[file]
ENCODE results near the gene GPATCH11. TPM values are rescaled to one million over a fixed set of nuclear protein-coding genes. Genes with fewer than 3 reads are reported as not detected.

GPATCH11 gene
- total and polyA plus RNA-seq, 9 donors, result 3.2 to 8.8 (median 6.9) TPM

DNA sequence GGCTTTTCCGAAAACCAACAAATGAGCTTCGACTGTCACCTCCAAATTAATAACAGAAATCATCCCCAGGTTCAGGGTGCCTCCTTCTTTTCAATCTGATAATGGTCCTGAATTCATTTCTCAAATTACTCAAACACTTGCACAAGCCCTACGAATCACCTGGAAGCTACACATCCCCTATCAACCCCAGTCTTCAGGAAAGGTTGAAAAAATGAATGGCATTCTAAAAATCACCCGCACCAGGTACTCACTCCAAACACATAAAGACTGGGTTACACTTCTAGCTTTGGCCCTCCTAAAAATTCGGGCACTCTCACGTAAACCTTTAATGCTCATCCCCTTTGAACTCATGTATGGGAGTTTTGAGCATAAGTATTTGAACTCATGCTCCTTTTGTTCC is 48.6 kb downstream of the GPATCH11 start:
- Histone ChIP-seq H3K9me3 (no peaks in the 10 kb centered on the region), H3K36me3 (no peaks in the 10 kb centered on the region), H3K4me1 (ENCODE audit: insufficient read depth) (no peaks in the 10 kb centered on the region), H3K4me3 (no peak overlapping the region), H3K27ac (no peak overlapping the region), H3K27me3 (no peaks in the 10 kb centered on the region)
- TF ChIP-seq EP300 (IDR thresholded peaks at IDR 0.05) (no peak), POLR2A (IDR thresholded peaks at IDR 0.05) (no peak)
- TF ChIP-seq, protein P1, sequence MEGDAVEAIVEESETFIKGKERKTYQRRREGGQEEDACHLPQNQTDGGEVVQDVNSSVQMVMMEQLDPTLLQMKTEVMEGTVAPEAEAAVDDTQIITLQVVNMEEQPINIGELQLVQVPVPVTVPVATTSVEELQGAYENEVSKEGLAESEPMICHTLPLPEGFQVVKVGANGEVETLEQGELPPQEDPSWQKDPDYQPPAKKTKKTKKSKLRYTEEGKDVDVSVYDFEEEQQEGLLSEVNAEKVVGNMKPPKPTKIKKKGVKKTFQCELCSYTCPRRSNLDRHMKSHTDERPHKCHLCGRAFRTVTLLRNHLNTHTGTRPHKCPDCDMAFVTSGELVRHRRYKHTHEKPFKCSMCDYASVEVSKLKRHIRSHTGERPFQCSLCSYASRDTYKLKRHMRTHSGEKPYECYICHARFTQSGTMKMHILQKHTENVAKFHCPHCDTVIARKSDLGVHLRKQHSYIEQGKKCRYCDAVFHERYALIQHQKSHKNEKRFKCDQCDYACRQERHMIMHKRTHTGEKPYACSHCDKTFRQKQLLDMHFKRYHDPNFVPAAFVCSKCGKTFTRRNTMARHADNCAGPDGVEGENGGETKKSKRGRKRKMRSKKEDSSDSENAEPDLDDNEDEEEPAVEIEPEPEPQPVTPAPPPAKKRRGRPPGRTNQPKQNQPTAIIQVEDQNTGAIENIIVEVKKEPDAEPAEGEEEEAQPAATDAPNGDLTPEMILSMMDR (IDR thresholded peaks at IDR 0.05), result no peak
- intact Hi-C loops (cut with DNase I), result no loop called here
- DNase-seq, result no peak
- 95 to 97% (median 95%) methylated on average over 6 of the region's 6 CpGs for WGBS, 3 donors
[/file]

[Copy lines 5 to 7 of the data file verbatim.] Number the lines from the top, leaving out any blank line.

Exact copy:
- Histone ChIP-seq H3K9me3 (no peaks in the 10 kb centered on the region), H3K36me3 (no peaks in the 10 kb centered on the region), H3K4me1 (ENCODE audit: insufficient read depth) (no peaks in the 10 kb centered on the region), H3K4me3 (no peak overlapping the region), H3K27ac (no peak overlapping the region), H3K27me3 (no peaks in the 10 kb centered on the region)
- TF ChIP-seq EP300 (IDR thresholded peaks at IDR 0.05) (no peak), POLR2A (IDR thresholded peaks at IDR 0.05) (no peak)
- TF ChIP-seq, protein P1, sequence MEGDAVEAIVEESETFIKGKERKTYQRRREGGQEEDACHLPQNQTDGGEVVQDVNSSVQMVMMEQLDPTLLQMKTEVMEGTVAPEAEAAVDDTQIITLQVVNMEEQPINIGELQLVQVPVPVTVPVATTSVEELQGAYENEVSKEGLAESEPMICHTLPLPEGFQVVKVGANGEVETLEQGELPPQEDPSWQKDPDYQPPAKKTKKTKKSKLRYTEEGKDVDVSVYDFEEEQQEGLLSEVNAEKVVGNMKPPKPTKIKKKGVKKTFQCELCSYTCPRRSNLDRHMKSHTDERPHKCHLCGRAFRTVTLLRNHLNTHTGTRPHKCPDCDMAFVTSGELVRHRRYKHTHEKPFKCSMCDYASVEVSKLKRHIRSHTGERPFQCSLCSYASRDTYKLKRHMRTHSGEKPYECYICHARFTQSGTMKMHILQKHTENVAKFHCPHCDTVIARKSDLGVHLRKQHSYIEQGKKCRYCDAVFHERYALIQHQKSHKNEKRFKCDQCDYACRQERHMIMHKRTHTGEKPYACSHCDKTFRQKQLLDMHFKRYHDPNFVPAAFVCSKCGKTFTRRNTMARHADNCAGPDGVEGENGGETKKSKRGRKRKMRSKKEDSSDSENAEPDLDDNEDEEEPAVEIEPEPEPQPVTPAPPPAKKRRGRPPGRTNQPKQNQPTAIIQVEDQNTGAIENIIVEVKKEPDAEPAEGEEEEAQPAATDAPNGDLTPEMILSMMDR (IDR thresholded peaks at IDR 0.05), result no peak